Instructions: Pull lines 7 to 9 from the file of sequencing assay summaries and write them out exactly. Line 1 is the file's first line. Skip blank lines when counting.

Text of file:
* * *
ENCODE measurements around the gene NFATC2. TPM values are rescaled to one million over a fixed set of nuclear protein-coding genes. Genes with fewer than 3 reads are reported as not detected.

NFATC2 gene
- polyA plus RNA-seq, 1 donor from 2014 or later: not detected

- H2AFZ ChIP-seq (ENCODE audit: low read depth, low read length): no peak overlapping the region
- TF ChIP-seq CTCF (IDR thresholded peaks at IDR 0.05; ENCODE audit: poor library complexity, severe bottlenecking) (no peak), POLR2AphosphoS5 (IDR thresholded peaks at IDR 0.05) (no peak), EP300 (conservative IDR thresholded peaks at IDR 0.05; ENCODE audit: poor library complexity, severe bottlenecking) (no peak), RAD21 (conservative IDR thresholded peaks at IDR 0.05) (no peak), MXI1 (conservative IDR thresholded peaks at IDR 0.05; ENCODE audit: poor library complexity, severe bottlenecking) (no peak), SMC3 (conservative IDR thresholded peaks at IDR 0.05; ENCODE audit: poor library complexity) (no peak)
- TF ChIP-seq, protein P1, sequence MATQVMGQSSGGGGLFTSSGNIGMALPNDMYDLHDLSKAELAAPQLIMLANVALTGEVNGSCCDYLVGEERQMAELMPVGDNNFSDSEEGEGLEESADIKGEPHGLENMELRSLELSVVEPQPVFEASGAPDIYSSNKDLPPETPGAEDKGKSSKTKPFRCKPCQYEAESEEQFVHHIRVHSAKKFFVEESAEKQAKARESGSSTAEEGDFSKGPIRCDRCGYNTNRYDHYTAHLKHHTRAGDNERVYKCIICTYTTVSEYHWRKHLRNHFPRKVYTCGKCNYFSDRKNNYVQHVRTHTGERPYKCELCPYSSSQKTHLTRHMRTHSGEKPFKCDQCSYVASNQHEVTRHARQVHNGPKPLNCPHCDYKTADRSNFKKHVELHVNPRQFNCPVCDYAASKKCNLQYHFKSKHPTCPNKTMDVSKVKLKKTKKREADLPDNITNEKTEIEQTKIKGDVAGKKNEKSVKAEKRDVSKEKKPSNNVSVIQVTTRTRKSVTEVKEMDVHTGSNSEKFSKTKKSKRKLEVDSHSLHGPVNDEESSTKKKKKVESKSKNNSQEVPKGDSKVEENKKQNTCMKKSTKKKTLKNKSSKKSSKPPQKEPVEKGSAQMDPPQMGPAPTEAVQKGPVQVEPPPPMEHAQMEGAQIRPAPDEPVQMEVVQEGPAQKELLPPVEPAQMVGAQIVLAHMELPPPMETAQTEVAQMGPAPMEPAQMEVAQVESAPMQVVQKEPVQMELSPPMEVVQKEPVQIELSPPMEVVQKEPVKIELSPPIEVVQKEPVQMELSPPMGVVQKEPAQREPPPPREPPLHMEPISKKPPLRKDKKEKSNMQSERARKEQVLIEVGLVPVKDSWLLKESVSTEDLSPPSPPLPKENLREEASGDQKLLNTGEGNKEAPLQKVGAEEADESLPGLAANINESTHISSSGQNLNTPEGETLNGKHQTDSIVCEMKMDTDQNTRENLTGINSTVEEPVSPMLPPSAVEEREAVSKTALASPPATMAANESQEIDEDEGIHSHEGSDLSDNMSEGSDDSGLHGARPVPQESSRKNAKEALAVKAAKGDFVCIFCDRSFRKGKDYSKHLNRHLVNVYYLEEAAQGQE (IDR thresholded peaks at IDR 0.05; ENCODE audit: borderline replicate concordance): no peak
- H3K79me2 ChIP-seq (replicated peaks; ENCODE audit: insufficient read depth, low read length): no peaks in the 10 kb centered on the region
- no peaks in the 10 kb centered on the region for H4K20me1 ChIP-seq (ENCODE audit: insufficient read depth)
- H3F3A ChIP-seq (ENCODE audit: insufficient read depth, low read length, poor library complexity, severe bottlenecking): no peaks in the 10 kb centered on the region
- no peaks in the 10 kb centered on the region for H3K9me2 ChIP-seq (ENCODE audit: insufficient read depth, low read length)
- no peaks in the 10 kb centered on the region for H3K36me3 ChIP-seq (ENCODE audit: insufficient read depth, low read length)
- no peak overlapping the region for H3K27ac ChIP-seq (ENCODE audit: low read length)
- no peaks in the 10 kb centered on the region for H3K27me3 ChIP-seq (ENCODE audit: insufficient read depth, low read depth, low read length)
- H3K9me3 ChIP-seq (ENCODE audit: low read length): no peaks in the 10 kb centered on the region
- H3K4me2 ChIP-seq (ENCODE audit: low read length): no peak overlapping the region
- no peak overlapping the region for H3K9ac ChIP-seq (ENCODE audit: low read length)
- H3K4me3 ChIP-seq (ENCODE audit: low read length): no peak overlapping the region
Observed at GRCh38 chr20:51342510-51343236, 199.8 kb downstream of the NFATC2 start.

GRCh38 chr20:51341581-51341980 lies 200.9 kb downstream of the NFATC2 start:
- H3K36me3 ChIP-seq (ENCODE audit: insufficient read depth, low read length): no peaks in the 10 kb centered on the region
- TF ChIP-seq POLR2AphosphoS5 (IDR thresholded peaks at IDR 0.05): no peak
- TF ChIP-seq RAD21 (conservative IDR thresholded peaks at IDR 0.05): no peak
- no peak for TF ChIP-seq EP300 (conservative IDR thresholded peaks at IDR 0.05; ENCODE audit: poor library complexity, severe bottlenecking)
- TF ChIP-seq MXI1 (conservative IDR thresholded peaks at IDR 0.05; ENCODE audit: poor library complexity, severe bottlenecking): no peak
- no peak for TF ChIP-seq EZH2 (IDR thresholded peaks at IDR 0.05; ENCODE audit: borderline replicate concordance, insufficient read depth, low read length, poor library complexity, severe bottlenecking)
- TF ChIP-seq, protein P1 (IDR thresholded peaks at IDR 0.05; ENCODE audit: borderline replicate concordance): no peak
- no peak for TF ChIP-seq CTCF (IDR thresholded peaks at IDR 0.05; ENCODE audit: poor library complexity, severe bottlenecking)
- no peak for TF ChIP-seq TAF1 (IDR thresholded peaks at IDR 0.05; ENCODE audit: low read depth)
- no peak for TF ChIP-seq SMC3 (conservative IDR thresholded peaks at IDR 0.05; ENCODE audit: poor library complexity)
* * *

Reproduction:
- H3K79me2 ChIP-seq (replicated peaks; ENCODE audit: insufficient read depth, low read length): no peaks in the 10 kb centered on the region
- no peaks in the 10 kb centered on the region for H4K20me1 ChIP-seq (ENCODE audit: insufficient read depth)
- H3F3A ChIP-seq (ENCODE audit: insufficient read depth, low read length, poor library complexity, severe bottlenecking): no peaks in the 10 kb centered on the region